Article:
How I got Penny Mordaunt in my BeReal


Millie Simon explains how she survived a Tory dinner by getting Penny Mordaunt in her BeReal

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Image by Millie Simon

By Millie Simon

Need some one-on-one time with a senior Tory politician? Look no further, this is your personal guide, from one dedicated Tory, to another.

Picture this: a Labour Party member, Treasurer of the University of York Labour Club, and employee of a Labour MP, invited to a Tory dinner and talking to the Right Honourable Penny Mordaunt about being a woman in politics. Oh, and her being in my BeReal, of course.

It was a cold Thursday evening in November, and I had travelled from York to Ipswich (the motherland, of course) for one night only. For reasons I’m not allowed to disclose (I’ve signed a NDA), my Dad and I, dressed in our finest uniform and entered the business event. We quickly saw the demographic, heard the phrase “fiscal conservative”, and immediately made a beeline for the alcohol. After some painful mingling and a senior Tory figure handing me his business card (that’s work experience sorted for next summer!), we braved the main event.

She was glowing. She was ethereal. She was centre stage with her back to us, her golden hair flowing like Rapunzel’s. It was like when Regina George was being described by Janis Ian; “she’s the Queen bee, the star”.

We took our seats, everyone with one eye on her (Alexa, play ‘She’ by Dodie). I looked down at the cutlery and began to feel like Nick Miller from New Girl when he’s at the posh restaurant and is confused as to which posh knife to kill himself with. Our main course came out, and I was honestly baffled; what the hell is heritage beetroot, what is it doing on a plate with figs, chicken and poppadoms positioned to look like the Louvre? In between courses (plural!), we were graced with entertainment from a far-right Italian lady, let’s call her Nadine (not Dorries!). She was a delight! She had what I can only describe as Rose’s necklace from the Titanic, the one that I thought she lost at the bottom of the Atlantic. But alas! Here it was on Nadine’s chest. She was honestly the kindest bigot I’ve ever met. After explaining her background, she asked about mine, and after informing her she exclaimed, “I like Indians!”. After some painful generalisations of Indian culture, with me quietly practising some self-CPR, we, mercifully, moved on to the main event.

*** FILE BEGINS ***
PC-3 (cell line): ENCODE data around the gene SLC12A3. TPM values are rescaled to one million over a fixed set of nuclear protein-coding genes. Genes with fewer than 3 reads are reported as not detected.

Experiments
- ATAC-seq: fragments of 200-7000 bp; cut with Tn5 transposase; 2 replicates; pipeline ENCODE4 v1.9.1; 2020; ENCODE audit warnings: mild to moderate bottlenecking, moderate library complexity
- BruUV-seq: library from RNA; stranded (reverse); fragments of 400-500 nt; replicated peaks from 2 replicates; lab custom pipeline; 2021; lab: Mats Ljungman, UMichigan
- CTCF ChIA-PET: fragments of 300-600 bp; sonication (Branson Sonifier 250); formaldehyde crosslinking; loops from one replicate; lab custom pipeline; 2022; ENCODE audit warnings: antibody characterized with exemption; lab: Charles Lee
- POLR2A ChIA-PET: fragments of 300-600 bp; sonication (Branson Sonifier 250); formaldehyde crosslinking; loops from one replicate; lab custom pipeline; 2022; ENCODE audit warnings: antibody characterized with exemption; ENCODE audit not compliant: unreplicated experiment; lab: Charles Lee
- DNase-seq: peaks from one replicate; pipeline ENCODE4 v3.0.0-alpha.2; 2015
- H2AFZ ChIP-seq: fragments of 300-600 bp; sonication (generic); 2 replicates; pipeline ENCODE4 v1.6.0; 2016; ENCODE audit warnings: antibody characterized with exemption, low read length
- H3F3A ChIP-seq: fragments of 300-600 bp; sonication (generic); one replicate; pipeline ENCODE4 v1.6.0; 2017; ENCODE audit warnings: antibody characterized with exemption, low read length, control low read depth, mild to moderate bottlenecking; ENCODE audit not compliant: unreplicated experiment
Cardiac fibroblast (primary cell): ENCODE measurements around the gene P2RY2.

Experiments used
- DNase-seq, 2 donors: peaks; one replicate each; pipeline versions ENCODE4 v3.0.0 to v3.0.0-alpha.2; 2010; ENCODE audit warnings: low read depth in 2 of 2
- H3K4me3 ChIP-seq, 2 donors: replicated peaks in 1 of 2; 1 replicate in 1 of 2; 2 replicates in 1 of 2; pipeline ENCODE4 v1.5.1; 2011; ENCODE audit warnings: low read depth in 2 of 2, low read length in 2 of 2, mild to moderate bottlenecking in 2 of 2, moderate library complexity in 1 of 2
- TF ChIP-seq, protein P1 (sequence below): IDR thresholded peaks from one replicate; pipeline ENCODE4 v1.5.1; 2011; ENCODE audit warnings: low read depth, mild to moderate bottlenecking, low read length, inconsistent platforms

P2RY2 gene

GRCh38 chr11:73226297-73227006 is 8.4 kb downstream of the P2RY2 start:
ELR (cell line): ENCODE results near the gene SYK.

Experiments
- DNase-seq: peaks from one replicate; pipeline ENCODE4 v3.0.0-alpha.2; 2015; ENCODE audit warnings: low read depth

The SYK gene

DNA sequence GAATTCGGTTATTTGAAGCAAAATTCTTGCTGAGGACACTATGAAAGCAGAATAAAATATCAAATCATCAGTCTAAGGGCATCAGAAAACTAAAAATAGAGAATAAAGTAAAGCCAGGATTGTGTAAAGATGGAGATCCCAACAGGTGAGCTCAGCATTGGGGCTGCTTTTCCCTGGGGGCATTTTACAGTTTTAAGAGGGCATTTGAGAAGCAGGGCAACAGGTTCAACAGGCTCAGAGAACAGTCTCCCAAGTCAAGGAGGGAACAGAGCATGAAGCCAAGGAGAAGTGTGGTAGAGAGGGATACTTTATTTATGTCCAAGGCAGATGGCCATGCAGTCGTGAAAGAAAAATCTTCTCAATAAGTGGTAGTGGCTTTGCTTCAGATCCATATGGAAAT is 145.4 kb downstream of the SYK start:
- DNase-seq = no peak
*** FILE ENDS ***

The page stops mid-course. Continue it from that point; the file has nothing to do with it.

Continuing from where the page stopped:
Despite being incorrectly introduced by Ipswich MP, Tom Hunt, Penny was composed and relaxed, and she effortlessly wooed the crowd with her quick wit and clean aesthetic. She began by gushing over the monarchy, at which point Dad and I reached for the largest glass of wine which we gulped whilst humming republican tunes to ourselves. Despite almost having a coughing fit to which half of the men in the room galloped to her aid with jugs of water, Miss Mordaunt remained classy and calm for the duration of her solipsistic speech.

One outstanding moment from the entire evening was explaining The Thick of It to a Tory and outlining the character Malcolm Tucker: “Think of Priti Patel on steroids”. My bad, that’s unfair to Malcolm Tucker.

After some elaborate meals and excruciating conversations with Daily Mail-esque readers, the event was over. But I seized the opportunity. I confidently walked over to Penny, who was being bored to death by a man’s attempt at flirting and said, “Hello, my name’s Millie. I’m a student studying Politics at York and I wanted to say what an honour it was, to hear you speak”. I stole the boring man’s chair, sat next to Penny and asked her to be in my BeReal - to which she agreed, and then we conversed about the trials and tribulations of modern-day politics. The rest, as they say, is history (or maybe politics!)